Duncan Dilutes Obama Legacy with Words that Trump Actions in Education

November 15, 2014 at 11:44 AM Leave a comment

Arne Duncan is willing to betray a generation of children to save the Common Core. He has charted the path for states that were unable to meet their own goals after getting waivers that forgave their failure to meet NCLB goals…as long as they have goals…that show they will really mean it this time. Promises made to Mr. Duncan do not supersede the promise made to our nation’s children that they will not be left behind educationally. Playing Kick the Can from 2008 through 2019 cannot be Obama’s intent.

No Child Left Behind (NCLB) legislation is the law of the land. It must be enforced by the Executive Branch of the US Government. The Obama Administration has addressed two important issues in its treatment of NCLB, partially excusing the waivers, but there is no constitutional mandate to allow continuation of the waiver program for states that are out of compliance for both their waiver agreements and NCLB.

The two most valid education issues have been…

  • Interstate Portability: The absence of consistency and rigorousness of standards for education across the country has left some children more equal than others. That is to say, children in states without high standards for K-12 education render their young constituents disadvantaged Vis a Vis their peers in other states when they reach adulthood. In addition, these same children are unable to carry their education property across state lines without unnecessary knowledge gaps. Children who enter these states will likely see the value of their education property diminish through unnecessary redundancies and their becoming underserved educationally.
  • Absence of Due Process: NCLB created a “presumption of guilt” clause that removed due process from job loss actions against educators in schools that were declared to be failing. The absence of objective educator effectiveness standards, combined with mandates to dismiss some or all educators in these schools, has created the opportunity for unconstitutional capriciousness in the firing process.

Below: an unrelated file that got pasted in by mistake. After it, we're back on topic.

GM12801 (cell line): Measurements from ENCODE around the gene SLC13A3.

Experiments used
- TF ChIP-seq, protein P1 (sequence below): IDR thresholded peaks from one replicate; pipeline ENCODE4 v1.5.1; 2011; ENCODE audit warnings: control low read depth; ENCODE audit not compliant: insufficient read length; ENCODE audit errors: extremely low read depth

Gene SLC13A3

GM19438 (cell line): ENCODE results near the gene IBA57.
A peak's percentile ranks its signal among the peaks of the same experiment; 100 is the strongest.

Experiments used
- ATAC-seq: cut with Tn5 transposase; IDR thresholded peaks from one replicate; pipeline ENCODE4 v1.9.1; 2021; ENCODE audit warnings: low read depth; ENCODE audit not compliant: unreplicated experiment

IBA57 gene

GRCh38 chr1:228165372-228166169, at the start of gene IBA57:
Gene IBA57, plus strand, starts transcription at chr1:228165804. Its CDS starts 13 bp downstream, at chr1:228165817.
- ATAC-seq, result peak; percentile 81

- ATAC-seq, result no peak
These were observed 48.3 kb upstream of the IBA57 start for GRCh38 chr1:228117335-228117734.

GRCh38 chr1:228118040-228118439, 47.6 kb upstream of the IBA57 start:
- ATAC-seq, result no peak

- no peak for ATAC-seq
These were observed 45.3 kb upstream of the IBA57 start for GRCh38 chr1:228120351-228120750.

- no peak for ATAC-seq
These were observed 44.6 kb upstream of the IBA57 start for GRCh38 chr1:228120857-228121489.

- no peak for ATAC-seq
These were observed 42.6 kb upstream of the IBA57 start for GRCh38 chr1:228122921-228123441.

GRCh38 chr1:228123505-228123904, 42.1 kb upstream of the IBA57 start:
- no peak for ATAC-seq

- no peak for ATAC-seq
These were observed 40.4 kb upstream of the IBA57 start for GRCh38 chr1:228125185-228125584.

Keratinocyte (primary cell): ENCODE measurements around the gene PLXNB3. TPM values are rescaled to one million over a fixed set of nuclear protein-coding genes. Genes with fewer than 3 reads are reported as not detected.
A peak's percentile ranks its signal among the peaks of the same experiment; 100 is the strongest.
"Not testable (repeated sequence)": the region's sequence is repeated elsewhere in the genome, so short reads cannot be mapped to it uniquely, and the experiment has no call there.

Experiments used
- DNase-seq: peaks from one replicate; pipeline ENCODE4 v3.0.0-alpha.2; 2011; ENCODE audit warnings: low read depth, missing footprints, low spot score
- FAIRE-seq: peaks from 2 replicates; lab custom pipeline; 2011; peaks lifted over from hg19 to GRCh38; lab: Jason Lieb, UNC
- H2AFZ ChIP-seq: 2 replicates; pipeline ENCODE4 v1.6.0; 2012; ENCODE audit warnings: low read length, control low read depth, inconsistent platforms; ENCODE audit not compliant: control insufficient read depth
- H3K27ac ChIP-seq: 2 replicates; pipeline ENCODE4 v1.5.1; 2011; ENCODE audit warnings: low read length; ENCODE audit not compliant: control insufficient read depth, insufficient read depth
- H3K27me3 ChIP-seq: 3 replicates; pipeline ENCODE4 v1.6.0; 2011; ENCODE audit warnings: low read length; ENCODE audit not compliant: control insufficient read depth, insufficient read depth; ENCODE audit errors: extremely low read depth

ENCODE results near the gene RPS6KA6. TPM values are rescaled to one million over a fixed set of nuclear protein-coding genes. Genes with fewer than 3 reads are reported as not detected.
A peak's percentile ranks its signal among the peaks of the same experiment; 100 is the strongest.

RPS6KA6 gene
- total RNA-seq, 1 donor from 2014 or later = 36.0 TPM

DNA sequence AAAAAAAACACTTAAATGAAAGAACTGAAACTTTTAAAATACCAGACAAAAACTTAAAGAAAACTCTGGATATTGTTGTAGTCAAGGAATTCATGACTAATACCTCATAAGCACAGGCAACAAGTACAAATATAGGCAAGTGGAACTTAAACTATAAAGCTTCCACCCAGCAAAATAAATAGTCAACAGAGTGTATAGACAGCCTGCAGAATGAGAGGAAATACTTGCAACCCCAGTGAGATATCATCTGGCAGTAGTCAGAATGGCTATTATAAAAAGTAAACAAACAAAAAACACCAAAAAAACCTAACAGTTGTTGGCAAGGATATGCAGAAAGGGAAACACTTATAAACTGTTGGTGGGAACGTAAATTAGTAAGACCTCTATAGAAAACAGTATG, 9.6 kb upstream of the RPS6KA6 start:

The Obama Administration has explicitly mandated the development of educator effectiveness processes as part of the waiver process to address the latter issue. The only questions remaining are, “Did you do it? Yes or No?” followed by, “Have you met your self-imposed standards for progress toward conformity with NCLB?”

The Interstate Portability issue was partially addressed by a collection of states in adoption of the Common Core State Standards (CCSS) and reinforced by their inclusion in the NCLB waiver terms. However, the whole issue has become muddied in CCSS implementation. At the highest level, CCSS could have been reasonably imposed by the Executive Branch as part of NCLB from the start to insure Interstate Portability…End of story, with the interpretation of the standards and subsequent curriculum development and compliance measurement being matters for state and local education authorities.

Instead, the US Department of Education has taken a passive-aggressive approach by offering CCSS as an optional way to score a waiver from NCLB and has offered curricular-like guidelines for their implementation that the Federal Government has no business doing. Educators across the nation have been doing their part to complicate things by misinterpreting the CCSS as a curricular mandate and playing pedagogical ping pong with the Common Core for at least a couple of reasons.

Educators often take binary approaches to pedagogy and choose sides. The Common Core standards were written in language that seems to have bolstered some academics to think, “Aha! They are going to have to do it MY way now.” This position has a couple of flaws…first, CCSS is not a curriculum, and, second, jumping from standards to directions for instruction omits the concept of scaffolding. Educators have to teach the children, not just reinvent the world to be more consistent with a one-sided vision of pedagogy.

The other, quite valid, cause for debate is that the Common Core represents a very good first attempt at a set of education standards for the US. Like any other first draft, the CCSS will need to evolve to maintain their validity against the test of time. Unfortunately, today’s political game seems to be one of smoke and mirrors on the Common Core that is obscuring the fact that educators can escape accountability for the rest of the decade. At this rate, the reach of the NCLB waivers will undermine the educations of children as yet unborn. This is wrong.

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Entry filed under: Common Core State Standards, ESEA-NCLB, Issues and Ideas, Teacher Effectiveness.

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